Are Capital Gains on American Eagle Coins Taxable?

American Eagle Gold and Silver coins are an easy way to make investments in the two types of precious metals. As with any kind of investment, the IRS will collect capital gains tax if you generate capital gains on your investment. Gains on collectible coins like American Eagles fall into a different category for capital gains taxes.

Producing a Capital Gain

You have a reportable capital gain on American Eagle coins if you sold coins you own and received a price greater than the price you paid for the coins. It is important to remember that there is not a taxable gain unless you sell your coins. If you owned the coins for one year or less, your profits will be classified as short-term gains. Owning the coins for longer than a year before selling puts the profits into the long-term gain category.

Taxes on Collectibles

American Eagle coins are classified as collectibles by the IRS. The long-term capital gains tax rate for collectibles is 28 percent. At the time of publication, other types of investments are taxed at a 15 percent rate for long-term gains. Short-term gains for all types of investments, including collectibles, are taxed at your marginal tax rate.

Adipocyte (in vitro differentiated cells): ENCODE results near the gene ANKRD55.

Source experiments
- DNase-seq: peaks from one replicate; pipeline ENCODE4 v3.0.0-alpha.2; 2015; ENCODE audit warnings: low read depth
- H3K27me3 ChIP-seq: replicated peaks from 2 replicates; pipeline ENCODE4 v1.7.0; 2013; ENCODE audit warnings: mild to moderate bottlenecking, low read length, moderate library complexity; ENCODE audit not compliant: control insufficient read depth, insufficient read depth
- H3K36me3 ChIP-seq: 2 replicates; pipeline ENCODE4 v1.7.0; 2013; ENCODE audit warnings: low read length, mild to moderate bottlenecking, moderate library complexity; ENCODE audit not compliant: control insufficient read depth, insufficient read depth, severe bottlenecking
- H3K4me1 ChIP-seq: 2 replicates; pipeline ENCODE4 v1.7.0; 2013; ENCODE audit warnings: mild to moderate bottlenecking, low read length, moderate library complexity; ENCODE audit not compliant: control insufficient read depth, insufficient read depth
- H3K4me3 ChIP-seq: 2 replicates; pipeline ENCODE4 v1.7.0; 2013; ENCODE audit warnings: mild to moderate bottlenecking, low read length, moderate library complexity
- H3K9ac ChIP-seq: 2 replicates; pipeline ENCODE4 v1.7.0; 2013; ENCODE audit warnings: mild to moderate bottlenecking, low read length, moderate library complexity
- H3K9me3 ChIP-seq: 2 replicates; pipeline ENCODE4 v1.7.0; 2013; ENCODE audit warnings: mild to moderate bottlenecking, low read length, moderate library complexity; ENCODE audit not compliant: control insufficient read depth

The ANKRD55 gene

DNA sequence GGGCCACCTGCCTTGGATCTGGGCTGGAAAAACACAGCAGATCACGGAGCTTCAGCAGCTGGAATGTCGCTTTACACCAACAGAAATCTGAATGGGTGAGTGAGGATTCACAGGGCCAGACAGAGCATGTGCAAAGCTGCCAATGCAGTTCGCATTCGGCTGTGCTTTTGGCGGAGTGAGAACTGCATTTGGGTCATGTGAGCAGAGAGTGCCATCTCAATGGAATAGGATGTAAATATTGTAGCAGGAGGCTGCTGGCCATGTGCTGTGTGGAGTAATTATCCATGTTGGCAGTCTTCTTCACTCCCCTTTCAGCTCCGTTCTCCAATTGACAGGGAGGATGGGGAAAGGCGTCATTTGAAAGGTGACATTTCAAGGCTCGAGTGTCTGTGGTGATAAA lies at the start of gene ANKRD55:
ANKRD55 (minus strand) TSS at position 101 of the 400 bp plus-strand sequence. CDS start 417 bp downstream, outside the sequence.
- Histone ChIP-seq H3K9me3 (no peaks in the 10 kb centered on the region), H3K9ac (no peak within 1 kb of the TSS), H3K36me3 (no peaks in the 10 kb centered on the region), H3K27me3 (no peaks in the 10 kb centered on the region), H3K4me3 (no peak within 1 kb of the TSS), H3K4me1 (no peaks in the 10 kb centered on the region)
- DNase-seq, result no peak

Reporting Your Gains

Unlike stocks in your brokerage account, there are no readily available -- or reported to the IRS -- records concerning when you bought your coins, what price you paid or when you sold coins. Coin and bullion dealers are not required to report purchases to the IRS except in certain circumstances. For coins, if you sold more than 25, the purchase would be reported. You report capital gains results from your own records on Schedule D of your tax return.

Keeping Accurate Records

Use your records of when you bought American Eagle coins and the prices you paid to match a cost with the money received from selling coins to accurately report your capital gains. There are no rules concerning which coins you should sell first, so if you want to minimize your current tax bill, sell coins for which you paid higher prices. Keeping a copy of your sales and purchase receipts allows you to answer questions that may come up regarding your taxes on the gains.

About the Author

Tim Plaehn has been writing financial, investment and trading articles and blogs since 2007. His work has appeared online at Seeking Alpha, Marketwatch.com and various other websites. Plaehn has a bachelor's degree in mathematics from the U.S. Air Force Academy.

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